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Ubuntu 24.04 Brings Some Performance Gains For AMD Threadripper 7980X / System76 Thelio Major

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  • kylew77
    replied
    Originally posted by tenchrio View Post

    They don't lock it, you can force it with the "sudo do-release-upgrade" command.
    But they only prompt/offer you to upgrade after the .1 release, this has been the case for a while, my guess would be to get more tech-savvy people in first which tend to be more familiarized with writing bug reports.
    All the family members I manage their Xubuntu releases for I use do-release-upgrade on, but if I recall to get to the next lts last time you had to pass the development flag to it because it wouldn't detect the new OS until the .1 release. That is what I meant by locking.

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  • tenchrio
    replied
    Originally posted by kylew77 View Post

    IF I recall, the upgrade from 20.04 to 22.04 was that way. I was itching to upgrade a few systems and I think there was a Phoronix article about it saying that the devs were locking upgrades to the new LTS from old LTS until the .1 release. Figure this way will be the same.
    They don't lock it, you can force it with the "sudo do-release-upgrade" command.
    But they only prompt/offer you to upgrade after the .1 release, this has been the case for a while, my guess would be to get more tech-savvy people in first which tend to be more familiarized with writing bug reports.

    Leave a comment:


  • DarkFoss
    replied
    uname -r 6.5.0-27-generic was released on Monday or from uname -a:
    6.5.0-27-generic #28~22.04.1-Ubuntu SMP PREEMPT_DYNAMIC Fri Mar 15 10:51:06 UTC 2 x86_64 x86_64 x86_64 GNU/Linux
    ‚Äč

    Leave a comment:


  • kylew77
    replied
    Originally posted by geerge View Post
    What kernel is 22.04 on? Zen4 is new enough that even if it works on an older kernel it probably benefits from being relatively current. My rule of thumb is keep hardware on bleeding edge software until at least 2 years after it was first released, YMMV.
    Ubuntu and its derivatives use a rolling release kind of technique with Xorg and kernels nowadays were those two pieces get migrated back 6 months after the next inirum release. That means 22.04 is running the same kernel that is found in either 23.04 or 23.10, it is a 6.x series kernel for sure. BUT a key point here is those are the only pieces that are upgraded, all the applications stay old for 2 years in there.

    Leave a comment:


  • kylew77
    replied
    Originally posted by metallurge View Post
    IMHO, people who are on 22.04 will likely stay there for a while after 24.04 is released, typically until 24.04.1 or so.
    IF I recall, the upgrade from 20.04 to 22.04 was that way. I was itching to upgrade a few systems and I think there was a Phoronix article about it saying that the devs were locking upgrades to the new LTS from old LTS until the .1 release. Figure this way will be the same.

    Leave a comment:


  • metallurge
    replied
    Originally posted by kylew77 View Post
    I don't want to complain but showing 22.04 to 24.04 might have been the better comparison. Just about everyone I know who uses {u,x,l,k}buntu uses an LTS.
    IMHO, people who are on 22.04 will likely stay there for a while after 24.04 is released, typically until 24.04.1 or so.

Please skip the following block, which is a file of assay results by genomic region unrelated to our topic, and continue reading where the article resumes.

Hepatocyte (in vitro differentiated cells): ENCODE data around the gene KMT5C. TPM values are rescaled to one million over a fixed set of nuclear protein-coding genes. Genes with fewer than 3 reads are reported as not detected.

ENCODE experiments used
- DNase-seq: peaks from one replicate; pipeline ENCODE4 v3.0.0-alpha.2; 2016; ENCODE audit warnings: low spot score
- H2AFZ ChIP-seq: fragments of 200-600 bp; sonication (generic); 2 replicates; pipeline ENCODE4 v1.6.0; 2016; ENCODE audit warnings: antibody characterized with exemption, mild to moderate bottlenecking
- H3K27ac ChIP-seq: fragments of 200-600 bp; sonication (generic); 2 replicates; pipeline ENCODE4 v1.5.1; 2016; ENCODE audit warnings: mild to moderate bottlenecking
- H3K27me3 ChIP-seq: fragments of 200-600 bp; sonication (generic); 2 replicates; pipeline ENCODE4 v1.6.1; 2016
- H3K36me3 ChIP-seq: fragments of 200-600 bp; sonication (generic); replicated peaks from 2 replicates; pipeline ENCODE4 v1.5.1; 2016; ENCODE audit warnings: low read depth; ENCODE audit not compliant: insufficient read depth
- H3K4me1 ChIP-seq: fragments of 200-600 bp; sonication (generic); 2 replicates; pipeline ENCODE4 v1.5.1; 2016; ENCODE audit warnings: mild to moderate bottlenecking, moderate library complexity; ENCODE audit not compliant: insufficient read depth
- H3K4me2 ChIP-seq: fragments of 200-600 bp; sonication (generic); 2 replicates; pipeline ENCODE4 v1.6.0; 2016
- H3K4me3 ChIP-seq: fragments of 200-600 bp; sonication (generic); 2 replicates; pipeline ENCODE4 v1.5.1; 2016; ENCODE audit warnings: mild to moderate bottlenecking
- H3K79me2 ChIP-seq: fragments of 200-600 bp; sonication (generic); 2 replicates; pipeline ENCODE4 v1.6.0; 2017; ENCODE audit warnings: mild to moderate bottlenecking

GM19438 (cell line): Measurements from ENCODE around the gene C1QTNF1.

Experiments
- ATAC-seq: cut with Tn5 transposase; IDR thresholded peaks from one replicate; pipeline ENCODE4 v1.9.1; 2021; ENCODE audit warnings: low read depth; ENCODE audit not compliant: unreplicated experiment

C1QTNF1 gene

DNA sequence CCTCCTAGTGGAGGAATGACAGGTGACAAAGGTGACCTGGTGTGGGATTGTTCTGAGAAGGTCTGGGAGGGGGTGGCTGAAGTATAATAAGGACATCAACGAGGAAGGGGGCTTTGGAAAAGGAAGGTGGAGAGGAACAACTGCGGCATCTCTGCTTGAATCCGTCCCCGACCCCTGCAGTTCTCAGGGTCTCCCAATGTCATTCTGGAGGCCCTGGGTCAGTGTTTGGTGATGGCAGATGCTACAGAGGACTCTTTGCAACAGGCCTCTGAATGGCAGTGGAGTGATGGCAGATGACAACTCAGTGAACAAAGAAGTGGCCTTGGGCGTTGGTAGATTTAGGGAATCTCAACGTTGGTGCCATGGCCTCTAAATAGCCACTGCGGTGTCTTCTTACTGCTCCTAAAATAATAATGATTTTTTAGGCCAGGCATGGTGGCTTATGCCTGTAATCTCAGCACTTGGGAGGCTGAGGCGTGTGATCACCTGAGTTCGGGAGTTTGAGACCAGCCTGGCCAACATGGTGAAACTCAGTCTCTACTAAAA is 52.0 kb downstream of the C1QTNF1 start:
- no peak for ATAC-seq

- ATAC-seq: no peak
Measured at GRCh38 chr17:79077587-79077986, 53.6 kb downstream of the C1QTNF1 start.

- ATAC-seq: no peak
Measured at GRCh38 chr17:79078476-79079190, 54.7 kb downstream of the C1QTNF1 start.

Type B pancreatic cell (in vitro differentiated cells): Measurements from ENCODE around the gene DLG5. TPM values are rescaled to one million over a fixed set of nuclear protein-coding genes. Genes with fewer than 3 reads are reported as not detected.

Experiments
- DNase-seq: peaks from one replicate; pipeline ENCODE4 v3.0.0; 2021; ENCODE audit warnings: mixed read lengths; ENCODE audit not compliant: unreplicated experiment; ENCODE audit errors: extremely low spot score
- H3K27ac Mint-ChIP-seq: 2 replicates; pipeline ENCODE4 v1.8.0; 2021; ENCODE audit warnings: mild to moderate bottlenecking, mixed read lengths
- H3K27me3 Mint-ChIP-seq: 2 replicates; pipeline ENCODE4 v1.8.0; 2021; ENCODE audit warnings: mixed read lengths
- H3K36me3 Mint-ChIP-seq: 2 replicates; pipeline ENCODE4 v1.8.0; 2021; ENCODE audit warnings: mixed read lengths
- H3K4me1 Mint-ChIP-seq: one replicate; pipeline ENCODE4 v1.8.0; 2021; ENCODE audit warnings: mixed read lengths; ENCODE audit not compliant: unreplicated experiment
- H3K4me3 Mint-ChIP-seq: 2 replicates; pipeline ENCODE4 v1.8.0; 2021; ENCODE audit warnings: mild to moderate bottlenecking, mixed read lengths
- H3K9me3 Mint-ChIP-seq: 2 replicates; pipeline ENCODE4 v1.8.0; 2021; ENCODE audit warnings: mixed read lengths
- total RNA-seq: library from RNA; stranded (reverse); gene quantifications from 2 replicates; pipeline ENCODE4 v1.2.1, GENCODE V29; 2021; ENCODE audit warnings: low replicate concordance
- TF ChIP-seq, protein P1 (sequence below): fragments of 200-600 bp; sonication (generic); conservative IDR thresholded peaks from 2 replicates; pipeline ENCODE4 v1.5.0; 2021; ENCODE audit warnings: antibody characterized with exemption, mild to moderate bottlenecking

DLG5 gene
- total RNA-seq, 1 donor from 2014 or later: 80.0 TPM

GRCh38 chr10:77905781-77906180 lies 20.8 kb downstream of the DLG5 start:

Leave a comment:


  • geerge
    replied
    Originally posted by kylew77 View Post
    Nice article! I don't want to complain but showing 22.04 to 24.04 might have been the better comparison. Just about everyone I know who uses {u,x,l,k}buntu uses an LTS. I thought the maker of Ubuntu was even on the record of saying the .10 and .4 that aren't LTS releases are more beta releases to prep for the next LTS. Just food for thought. Your website Michael so do what you will of course.
    What kernel is 22.04 on? Zen4 is new enough that even if it works on an older kernel it probably benefits from being relatively current. My rule of thumb is keep hardware on bleeding edge software until at least 2 years after it was first released, YMMV.

    Leave a comment:


  • kylew77
    replied
    Nice article! I don't want to complain but showing 22.04 to 24.04 might have been the better comparison. Just about everyone I know who uses {u,x,l,k}buntu uses an LTS. I thought the maker of Ubuntu was even on the record of saying the .10 and .4 that aren't LTS releases are more beta releases to prep for the next LTS. Just food for thought. Your website Michael so do what you will of course.

    Leave a comment:


  • Kjell
    replied
    This is why I enjoy updating my Linux systems

    Updating Windows usually introduces new bloat and no performance enhancements (apart from stability updates).

    Leave a comment:


  • Ubuntu 24.04 Brings Some Performance Gains For AMD Threadripper 7980X / System76 Thelio Major

    Phoronix: Ubuntu 24.04 Brings Some Performance Gains For AMD Threadripper 7980X / System76 Thelio Major

    With Ubuntu 24.04 LTS due out later this month and the beta now available, I've been spending more time recently testing out the latest development state for this next Long Term Support installment of Ubuntu Linux. Similar to seeing some Ubuntu 24.04 performance gains on server class hardware both from Intel and AMD, testing on workstation hardware is also showing some gains over the current Ubuntu 23.10 release. Here are some comparison tests of the System76 Thelio Major with AMD Ryzen Threadripper 7980X.

    Phoronix, Linux Hardware Reviews, Linux hardware benchmarks, Linux server benchmarks, Linux benchmarking, Desktop Linux, Linux performance, Open Source graphics, Linux How To, Ubuntu benchmarks, Ubuntu hardware, Phoronix Test Suite
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